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Estimating poverty rates in subnational populations of interest: An assessment of the Simple Poverty Scorecard

Emmanuel Skoufias (), Alexis Diamond, Katja Vinha, Michael Gill and Miguel Rebolledo Dellepiane

World Development, 2020, vol. 129, issue C

Abstract: The performance of the Simple Poverty Scorecard is compared against the performance of established regression-based estimators. All estimates are benchmarked against observed poverty status based on household expenditure (or income) data from household socioeconomic surveys that span nearly a decade and are representative of subnational populations. When the models all adopt the same “one-size-fits-all” training approach based on the national sample, there is no meaningful difference in performance and the Simple Poverty Scorecard is as good as any of the regression-based estimators. The “one-size-fits-all” training approach based on the national sample results in overestimating poverty in the regions with lower poverty rates (wealthier regions) and underestimating poverty in the regions with higher poverty rates (poorer regions). In the poorest strata (regions/districts), average SPS discrepancies are as high as 15–25 percentage-points. The findings change, however, when the regression-based estimators are “trained” on “training sets” that more closely resemble potential subpopulation test sets. In this case, regression-based models outperform the nationally calculated Simple Poverty Scorecard in terms of bias and variance. These findings highlight the fundamental trade-off between simplicity of use and accuracy.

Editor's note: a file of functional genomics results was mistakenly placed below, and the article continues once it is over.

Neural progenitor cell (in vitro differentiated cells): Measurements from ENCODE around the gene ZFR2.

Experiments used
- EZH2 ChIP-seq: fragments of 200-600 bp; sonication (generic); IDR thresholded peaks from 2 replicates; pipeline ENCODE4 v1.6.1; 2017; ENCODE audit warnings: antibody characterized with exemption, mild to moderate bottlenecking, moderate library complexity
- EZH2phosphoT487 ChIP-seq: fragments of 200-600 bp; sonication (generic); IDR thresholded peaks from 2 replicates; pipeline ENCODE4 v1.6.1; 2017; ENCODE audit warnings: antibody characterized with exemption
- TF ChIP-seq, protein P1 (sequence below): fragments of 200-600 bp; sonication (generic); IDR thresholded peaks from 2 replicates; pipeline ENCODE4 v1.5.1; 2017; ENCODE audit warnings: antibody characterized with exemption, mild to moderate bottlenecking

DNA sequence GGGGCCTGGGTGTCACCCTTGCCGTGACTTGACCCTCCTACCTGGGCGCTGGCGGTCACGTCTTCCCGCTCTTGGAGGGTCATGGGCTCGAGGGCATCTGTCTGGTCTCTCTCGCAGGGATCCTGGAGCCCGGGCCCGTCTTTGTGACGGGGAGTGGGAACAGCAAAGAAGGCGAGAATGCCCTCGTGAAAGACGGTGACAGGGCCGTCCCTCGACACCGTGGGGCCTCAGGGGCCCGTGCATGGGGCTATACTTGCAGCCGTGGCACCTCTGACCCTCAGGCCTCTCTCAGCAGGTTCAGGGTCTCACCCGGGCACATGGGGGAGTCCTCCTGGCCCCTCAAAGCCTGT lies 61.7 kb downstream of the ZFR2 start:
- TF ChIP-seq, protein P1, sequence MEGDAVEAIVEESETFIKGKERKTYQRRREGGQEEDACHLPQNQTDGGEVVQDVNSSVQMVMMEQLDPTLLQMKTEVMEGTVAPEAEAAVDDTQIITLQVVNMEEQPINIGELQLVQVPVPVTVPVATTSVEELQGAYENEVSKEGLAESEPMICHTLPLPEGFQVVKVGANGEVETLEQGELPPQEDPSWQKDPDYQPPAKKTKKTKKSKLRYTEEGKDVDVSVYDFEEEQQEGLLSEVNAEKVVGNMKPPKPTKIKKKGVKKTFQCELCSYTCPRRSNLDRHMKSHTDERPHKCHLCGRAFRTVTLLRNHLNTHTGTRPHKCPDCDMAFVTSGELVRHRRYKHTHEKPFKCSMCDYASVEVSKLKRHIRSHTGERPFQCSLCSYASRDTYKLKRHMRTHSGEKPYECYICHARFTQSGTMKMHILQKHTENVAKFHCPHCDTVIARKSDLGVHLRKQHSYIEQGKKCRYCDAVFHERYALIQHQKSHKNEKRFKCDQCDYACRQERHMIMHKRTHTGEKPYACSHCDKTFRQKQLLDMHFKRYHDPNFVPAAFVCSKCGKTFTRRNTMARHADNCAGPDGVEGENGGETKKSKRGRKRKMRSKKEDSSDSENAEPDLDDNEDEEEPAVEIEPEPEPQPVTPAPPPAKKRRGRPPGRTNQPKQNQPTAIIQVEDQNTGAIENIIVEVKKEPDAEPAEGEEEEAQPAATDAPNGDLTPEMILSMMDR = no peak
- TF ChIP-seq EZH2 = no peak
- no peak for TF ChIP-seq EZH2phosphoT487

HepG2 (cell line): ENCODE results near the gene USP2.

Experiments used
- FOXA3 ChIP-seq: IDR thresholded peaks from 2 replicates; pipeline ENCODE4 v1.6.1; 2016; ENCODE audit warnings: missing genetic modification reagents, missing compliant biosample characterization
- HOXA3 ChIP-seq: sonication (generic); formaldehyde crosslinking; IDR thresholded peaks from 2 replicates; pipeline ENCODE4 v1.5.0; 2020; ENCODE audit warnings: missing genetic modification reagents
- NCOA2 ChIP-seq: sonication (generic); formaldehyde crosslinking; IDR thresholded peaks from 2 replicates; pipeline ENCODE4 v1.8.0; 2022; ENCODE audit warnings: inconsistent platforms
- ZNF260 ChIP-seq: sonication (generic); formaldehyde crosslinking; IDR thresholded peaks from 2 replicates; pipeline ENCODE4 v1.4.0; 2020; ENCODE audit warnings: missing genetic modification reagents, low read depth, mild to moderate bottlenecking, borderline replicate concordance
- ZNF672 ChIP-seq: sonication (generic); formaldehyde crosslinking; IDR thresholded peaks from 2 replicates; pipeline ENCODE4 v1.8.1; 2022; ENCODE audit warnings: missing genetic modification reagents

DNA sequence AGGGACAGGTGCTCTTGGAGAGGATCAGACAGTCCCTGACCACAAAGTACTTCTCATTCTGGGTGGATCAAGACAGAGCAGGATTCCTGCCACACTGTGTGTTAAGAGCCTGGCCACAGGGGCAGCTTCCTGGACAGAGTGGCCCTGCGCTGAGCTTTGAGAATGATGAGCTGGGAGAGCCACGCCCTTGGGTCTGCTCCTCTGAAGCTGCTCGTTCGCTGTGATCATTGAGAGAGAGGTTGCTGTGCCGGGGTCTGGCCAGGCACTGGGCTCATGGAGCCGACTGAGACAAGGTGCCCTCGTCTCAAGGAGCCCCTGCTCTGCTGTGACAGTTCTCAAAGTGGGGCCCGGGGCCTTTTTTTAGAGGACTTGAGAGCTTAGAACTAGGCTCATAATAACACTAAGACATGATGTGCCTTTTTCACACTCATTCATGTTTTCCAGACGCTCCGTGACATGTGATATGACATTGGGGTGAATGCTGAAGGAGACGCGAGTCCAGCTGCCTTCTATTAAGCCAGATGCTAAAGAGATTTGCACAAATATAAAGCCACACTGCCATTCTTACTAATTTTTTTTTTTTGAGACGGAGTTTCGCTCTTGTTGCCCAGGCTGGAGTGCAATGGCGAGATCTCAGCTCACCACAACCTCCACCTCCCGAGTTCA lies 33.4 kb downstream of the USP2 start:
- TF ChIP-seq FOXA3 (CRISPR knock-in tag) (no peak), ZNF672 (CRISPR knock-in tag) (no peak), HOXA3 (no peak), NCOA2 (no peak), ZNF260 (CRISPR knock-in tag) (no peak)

Keywords: Simple Poverty Scorecard; Headcount poverty rate; Training; Test data sets (search for similar items in EconPapers)
JEL-codes: I31 I32 I38 (search for similar items in EconPapers)
Date: 2020
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DOI: 10.1016/j.worlddev.2020.104887

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